No code; No problem?

Recurring DPF problems but no fault code? Sounds like a job for Darren, that’s for sure

Published:  30 January, 2020

By Darren Darling

The challenge: A 2009 VW Golf 2.0 TDI with recurring DPF problems and no fault codes stored.

    
This low mileage Golf was presented to us after an unsuccessful trip to the main dealer where the customer was told there was nothing wrong with the car. The customer’s complaint was that the DPF warning light would illuminate every 100 miles; MPG was poor and the car was smoking excessively during regeneration (white smoke). As always, we carried out a thorough assessment of the vehicle to find out why the car was having these issues.
    
I suspected that the lack of any fault codes was the reason the owner was told that the car was fault-free but clearly we had an issue as the car should not be in regeneration so frequently. We quickly determined this was not caused by a blocked DPF as the DPF was very clean and there were no mechanical issues with the car.

Extended road test
Our next step was to carry out an extended road test while recording live serial data. If the customer had predicted correctly then we would see the DPF symbol illuminate in the next 20 miles or so. Sure enough, the light came on during the road test and the vehicle initiated DPF regeneration. This now gave us an opportunity to monitor the car during regeneration to see what was going on. We noticed that our temperatures during regeneration were too low and that the car did indeed smoke very badly.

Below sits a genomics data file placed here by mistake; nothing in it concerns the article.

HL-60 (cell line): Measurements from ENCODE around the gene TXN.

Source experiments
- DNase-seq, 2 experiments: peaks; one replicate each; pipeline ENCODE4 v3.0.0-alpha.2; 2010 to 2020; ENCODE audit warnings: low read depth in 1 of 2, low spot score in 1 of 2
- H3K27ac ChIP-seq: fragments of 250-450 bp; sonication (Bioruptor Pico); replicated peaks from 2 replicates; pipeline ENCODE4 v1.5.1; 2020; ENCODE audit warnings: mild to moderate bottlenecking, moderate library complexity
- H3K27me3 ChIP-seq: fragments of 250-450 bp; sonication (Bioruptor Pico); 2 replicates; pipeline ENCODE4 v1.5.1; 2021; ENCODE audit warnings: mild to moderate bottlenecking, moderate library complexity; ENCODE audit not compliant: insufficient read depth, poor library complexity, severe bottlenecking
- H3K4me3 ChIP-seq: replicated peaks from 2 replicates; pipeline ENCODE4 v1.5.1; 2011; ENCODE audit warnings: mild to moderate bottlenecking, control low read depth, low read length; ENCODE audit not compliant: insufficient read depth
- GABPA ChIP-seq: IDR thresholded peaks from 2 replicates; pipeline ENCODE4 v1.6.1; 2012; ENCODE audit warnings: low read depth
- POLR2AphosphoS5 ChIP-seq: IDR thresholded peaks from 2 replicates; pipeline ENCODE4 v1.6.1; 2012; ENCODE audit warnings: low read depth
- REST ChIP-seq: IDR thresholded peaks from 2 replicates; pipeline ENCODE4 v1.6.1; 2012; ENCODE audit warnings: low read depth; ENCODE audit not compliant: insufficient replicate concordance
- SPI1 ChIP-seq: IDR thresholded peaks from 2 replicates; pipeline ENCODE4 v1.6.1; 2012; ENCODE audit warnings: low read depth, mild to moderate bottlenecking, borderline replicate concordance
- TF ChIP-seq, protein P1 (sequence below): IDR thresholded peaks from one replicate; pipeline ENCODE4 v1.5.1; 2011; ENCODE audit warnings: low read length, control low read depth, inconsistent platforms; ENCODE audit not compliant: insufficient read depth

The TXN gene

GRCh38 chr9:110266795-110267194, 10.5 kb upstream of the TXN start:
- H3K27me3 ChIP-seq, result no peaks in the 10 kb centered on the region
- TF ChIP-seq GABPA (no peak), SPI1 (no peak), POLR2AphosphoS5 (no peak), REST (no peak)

Because of the low temperature, the duration of the regeneration was also excessive, taking over 40 minutes to complete. This is not uncommon and we have seen this caused by a software issue on many occasions. We then consulted our database and could see this exact problem with the software version so our next step was to carry out a software update and repeat the extended road test.
    
The car was noticeably smoother and quieter following the update but it did not initiate regeneration. Although a good sign, we had not seen any evidence yet that it had improved. So, we headed back to the workshop to carry out a forced regeneration so that we could monitor temperature, smoke and regen duration.
    
We were now happy with the temperatures; the excessive smoke had gone and the regen duration was back to normal. We were confident that the software update had fixed the car.
    
This job highlights the need for the independent workshop to invest in the correct tooling to carry out software updates because they are becoming more common. No unnecessary DPF cleaning was required to sort this DPF problem out and no parts were fitted to the car.
  
Another job done and another happy customer.







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